For slightly older kids, you can let your child do the hunt themselves and give them a time limit. Be sure to use a timer they can see, to keep them on task.

This is a way to encourage your child to notice details in their everyday environment and also build their vocabulary. For example, your child might identify an iron as a triangle. This is a chance to explain what an iron is and why someone would use it. 

Bonus idea: Create some cutouts of letters and hide them around your home. 

Have more ideas? Let us know. Tag us on Instagram or Twitter @PennGSE on your neighborhood walks, experiments, weather reports, home cooking, and art! 

Plant a seed

You can create a really nice gardening activity with materials you have around the home, like reusing an egg carton, paper cups, or an old two-liter bottle.

You can show a child how to plant a seed. You can tell them about watering and sunlight needs. Have them start a plant journal where they can draw what they notice about the plant bed every day. This can open a conversation about the life cycle of the plant.

There’s even a behavior element to this lesson. How do we use our bodies around the plant? For instance, it’s probably not a good idea to play with or throw an object near the plant, because we might knock it over and hurt it.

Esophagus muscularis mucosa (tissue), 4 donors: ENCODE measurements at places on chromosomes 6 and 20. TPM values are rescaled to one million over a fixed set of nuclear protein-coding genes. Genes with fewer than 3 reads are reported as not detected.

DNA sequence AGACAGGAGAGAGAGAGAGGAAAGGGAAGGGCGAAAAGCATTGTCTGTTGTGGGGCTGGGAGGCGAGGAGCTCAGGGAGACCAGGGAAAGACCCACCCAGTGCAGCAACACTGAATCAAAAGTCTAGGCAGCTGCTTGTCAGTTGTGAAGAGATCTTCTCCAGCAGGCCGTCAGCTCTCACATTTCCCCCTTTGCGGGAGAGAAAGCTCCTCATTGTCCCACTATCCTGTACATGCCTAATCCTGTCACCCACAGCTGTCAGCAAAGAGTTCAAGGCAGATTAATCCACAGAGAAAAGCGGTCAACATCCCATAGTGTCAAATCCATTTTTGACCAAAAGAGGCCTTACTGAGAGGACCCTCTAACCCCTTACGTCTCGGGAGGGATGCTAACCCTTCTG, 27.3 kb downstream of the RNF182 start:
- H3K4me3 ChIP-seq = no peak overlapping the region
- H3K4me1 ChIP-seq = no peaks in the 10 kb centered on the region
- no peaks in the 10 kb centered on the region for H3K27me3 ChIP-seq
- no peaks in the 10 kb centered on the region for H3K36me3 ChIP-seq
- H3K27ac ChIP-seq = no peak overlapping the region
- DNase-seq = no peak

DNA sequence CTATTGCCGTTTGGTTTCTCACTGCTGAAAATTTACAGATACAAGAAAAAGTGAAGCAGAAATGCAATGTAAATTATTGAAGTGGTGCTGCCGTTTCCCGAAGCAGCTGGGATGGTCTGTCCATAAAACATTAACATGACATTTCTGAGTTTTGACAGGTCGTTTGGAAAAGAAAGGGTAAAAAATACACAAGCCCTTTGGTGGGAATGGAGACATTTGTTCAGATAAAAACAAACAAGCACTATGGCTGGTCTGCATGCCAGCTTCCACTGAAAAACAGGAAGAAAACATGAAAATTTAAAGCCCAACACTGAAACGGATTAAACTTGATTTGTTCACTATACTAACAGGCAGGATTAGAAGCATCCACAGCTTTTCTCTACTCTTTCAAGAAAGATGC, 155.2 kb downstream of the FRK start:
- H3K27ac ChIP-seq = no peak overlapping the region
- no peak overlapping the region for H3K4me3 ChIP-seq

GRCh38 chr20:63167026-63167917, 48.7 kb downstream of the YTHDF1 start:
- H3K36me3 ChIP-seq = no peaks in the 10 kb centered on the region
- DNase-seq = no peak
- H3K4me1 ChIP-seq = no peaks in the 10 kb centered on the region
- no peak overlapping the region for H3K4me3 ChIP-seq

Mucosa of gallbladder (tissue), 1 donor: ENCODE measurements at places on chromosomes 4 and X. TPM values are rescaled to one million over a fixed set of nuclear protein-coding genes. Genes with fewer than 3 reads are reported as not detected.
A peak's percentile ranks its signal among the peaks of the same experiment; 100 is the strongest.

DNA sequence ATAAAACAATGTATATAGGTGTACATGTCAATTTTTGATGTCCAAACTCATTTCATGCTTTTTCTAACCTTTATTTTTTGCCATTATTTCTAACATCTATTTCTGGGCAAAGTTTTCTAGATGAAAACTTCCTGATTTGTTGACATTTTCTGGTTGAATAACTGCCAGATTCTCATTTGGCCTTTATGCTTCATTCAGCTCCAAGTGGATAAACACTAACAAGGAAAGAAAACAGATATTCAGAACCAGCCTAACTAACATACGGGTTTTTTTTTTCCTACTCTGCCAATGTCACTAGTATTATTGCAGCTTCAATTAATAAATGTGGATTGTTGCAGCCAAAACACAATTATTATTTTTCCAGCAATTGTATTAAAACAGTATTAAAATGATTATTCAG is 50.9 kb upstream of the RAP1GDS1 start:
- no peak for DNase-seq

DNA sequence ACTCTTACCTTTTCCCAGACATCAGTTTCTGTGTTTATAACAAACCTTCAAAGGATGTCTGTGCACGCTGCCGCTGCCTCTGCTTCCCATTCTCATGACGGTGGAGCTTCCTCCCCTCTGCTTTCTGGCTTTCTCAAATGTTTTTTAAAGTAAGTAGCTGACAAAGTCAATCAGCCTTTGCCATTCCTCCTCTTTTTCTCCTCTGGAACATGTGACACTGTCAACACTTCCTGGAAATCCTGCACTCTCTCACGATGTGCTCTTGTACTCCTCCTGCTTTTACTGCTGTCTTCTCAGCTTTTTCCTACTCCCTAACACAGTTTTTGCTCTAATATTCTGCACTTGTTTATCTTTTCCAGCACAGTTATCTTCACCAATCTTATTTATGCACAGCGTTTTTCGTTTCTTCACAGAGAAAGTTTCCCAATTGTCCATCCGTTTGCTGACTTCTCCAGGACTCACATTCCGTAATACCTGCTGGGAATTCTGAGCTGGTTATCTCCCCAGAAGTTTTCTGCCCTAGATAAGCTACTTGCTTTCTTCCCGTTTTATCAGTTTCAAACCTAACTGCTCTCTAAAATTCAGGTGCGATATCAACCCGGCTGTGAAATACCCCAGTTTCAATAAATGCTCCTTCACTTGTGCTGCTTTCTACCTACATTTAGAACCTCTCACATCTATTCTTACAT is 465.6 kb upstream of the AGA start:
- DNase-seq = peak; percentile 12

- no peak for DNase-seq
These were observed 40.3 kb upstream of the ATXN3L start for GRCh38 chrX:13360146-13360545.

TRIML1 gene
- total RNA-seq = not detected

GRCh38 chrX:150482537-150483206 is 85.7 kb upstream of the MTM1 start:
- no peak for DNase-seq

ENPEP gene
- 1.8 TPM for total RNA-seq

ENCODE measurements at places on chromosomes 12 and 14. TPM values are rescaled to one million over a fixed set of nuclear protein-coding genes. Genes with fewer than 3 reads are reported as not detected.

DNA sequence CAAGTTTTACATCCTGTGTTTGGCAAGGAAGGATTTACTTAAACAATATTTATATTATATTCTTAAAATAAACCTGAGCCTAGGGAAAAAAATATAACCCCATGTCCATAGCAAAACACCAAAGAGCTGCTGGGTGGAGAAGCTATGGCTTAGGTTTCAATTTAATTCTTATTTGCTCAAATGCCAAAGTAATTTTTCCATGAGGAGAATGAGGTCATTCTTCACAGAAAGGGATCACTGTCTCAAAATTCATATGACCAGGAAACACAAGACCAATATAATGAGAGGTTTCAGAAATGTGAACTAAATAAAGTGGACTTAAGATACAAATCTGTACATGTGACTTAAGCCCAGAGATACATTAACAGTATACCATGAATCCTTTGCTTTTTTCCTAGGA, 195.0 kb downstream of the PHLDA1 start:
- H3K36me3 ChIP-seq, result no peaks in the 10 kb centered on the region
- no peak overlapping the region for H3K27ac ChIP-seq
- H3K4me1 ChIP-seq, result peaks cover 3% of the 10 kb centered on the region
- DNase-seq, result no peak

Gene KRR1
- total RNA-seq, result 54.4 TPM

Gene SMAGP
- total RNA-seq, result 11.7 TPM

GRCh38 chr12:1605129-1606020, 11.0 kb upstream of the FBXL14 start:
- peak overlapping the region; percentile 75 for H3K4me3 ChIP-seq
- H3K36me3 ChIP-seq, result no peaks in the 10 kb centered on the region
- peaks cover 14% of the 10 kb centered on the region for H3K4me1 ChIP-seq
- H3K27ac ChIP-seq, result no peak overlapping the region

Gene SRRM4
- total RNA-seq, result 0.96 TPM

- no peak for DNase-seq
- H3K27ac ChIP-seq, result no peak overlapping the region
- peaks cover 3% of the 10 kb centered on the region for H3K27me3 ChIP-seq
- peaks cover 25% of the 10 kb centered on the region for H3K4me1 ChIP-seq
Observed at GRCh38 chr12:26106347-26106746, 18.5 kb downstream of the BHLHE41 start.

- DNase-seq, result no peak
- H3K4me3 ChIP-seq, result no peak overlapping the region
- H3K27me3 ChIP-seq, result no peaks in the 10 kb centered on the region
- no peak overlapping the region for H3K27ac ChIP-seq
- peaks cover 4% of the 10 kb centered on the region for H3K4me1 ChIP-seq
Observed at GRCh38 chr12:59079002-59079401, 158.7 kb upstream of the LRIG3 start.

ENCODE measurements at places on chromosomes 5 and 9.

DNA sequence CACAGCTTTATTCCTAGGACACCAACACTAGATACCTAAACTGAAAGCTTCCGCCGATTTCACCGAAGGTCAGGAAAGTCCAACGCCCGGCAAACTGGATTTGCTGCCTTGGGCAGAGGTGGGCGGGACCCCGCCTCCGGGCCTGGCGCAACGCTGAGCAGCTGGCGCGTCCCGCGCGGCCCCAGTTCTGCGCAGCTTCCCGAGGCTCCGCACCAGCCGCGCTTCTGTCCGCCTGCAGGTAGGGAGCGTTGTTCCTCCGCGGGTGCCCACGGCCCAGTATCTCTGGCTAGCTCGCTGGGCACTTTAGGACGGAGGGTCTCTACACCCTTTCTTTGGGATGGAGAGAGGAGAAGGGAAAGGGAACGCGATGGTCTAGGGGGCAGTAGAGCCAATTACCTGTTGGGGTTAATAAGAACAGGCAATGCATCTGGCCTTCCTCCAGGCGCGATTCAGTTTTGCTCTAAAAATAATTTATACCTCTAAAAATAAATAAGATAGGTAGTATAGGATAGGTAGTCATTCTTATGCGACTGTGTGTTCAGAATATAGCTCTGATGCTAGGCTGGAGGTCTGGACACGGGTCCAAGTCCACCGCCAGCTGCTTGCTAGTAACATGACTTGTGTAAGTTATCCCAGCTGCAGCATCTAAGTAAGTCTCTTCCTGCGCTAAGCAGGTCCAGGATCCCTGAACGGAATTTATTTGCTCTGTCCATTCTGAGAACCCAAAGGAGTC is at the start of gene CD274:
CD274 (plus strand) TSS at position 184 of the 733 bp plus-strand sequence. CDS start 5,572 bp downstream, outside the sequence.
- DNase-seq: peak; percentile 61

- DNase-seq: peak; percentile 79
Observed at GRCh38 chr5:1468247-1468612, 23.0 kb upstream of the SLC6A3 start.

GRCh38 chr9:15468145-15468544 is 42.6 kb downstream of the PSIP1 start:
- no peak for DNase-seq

Read aloud

 Kids are innately brilliant, and books are a way to spark a child’s imagination and develop early literacy skills. As you are reading the book, make sure the child can see the pictures. Ask them what they notice, in both the narrative and the pictures, especially about details like characters’ facial expressions.

When you finish the story, encourage them to respond to the text. Maybe that’s drawing a picture of their favorite part. Or asking them to explain why they like or dislike a particular character in the story. You are providing opportunities for your child to explore their own ideas, extract information, form opinions, and infer.